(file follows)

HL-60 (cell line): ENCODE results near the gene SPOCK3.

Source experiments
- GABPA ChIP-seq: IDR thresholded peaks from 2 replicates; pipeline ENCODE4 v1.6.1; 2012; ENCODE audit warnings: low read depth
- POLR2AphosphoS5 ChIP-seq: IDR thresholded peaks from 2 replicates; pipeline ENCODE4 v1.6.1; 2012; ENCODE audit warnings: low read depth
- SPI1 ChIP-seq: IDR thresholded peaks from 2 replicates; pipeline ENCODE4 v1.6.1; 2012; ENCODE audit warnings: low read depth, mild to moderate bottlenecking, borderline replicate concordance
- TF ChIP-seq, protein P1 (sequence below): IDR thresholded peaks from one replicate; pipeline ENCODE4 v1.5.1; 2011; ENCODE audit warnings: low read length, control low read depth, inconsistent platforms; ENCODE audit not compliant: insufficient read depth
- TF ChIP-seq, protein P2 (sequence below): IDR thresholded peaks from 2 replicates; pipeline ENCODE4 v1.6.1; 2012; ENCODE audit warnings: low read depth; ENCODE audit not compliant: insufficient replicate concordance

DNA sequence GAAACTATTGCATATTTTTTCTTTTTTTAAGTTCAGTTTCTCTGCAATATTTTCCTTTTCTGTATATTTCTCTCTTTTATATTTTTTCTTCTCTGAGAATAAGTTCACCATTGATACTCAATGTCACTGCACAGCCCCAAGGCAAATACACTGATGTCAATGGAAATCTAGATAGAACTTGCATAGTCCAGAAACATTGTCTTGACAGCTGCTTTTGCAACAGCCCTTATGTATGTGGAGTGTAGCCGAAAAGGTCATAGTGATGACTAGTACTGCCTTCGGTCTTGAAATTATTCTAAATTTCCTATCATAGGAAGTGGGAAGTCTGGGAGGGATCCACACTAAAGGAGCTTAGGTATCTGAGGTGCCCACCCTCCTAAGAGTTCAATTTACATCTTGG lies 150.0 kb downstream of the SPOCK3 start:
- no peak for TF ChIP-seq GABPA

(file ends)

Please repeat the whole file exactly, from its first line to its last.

HL-60 (cell line): ENCODE results near the gene SPOCK3.

Source experiments
- GABPA ChIP-seq: IDR thresholded peaks from 2 replicates; pipeline ENCODE4 v1.6.1; 2012; ENCODE audit warnings: low read depth
- POLR2AphosphoS5 ChIP-seq: IDR thresholded peaks from 2 replicates; pipeline ENCODE4 v1.6.1; 2012; ENCODE audit warnings: low read depth
- SPI1 ChIP-seq: IDR thresholded peaks from 2 replicates; pipeline ENCODE4 v1.6.1; 2012; ENCODE audit warnings: low read depth, mild to moderate bottlenecking, borderline replicate concordance
- TF ChIP-seq, protein P1 (sequence below): IDR thresholded peaks from one replicate; pipeline ENCODE4 v1.5.1; 2011; ENCODE audit warnings: low read length, control low read depth, inconsistent platforms; ENCODE audit not compliant: insufficient read depth
- TF ChIP-seq, protein P2 (sequence below): IDR thresholded peaks from 2 replicates; pipeline ENCODE4 v1.6.1; 2012; ENCODE audit warnings: low read depth; ENCODE audit not compliant: insufficient replicate concordance

DNA sequence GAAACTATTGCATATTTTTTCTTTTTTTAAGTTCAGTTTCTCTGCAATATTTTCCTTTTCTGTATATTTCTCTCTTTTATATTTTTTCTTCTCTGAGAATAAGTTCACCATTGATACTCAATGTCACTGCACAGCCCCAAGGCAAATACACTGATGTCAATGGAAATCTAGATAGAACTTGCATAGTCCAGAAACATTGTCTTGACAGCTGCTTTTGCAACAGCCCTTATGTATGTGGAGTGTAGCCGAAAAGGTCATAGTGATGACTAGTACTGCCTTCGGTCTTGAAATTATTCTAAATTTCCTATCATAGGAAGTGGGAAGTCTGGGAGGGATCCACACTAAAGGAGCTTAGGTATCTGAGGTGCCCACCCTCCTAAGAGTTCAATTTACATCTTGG lies 150.0 kb downstream of the SPOCK3 start:
- no peak for TF ChIP-seq GABPA